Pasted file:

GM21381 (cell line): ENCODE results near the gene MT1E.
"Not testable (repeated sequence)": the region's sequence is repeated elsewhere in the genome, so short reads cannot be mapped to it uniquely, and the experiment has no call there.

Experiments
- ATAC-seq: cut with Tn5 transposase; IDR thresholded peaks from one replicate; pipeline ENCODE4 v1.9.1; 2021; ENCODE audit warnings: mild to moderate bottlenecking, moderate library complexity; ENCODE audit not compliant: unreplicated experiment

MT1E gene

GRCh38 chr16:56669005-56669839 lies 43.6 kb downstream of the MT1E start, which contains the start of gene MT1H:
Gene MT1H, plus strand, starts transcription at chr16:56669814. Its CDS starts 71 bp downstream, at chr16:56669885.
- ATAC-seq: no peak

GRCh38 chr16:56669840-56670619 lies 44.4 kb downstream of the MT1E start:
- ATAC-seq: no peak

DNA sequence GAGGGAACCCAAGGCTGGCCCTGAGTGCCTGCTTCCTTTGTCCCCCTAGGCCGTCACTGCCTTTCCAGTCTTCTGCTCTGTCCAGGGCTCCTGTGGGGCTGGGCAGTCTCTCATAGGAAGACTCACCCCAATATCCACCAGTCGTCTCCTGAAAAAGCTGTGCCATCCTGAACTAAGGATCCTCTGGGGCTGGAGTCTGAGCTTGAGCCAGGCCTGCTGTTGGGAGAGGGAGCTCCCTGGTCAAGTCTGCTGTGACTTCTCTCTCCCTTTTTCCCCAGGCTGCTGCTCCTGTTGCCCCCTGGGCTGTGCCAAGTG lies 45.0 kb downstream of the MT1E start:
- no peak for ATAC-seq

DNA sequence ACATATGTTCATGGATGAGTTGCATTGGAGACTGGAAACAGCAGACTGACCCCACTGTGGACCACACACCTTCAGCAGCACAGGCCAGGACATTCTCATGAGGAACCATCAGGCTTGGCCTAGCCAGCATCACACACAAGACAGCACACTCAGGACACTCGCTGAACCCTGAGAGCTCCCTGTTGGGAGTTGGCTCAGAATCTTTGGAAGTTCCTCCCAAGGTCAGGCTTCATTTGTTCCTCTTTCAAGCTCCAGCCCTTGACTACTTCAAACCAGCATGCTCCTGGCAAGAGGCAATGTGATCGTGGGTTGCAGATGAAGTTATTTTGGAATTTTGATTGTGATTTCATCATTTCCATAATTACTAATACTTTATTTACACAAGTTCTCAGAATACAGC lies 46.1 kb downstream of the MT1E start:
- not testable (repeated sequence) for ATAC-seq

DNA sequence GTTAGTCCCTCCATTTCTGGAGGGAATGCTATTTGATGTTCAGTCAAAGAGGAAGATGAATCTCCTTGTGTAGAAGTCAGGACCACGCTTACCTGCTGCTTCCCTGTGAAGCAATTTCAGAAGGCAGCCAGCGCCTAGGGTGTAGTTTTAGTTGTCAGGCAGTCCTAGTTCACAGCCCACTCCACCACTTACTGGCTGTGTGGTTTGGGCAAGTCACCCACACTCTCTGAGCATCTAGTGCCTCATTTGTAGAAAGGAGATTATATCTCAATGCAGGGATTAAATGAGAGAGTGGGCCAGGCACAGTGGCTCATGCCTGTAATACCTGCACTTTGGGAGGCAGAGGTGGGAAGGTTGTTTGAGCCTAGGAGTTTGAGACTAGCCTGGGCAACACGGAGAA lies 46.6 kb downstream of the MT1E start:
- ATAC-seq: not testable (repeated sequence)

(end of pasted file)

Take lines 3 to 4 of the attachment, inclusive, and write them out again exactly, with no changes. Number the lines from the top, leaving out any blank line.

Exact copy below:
Experiments
- ATAC-seq: cut with Tn5 transposase; IDR thresholded peaks from one replicate; pipeline ENCODE4 v1.9.1; 2021; ENCODE audit warnings: mild to moderate bottlenecking, moderate library complexity; ENCODE audit not compliant: unreplicated experiment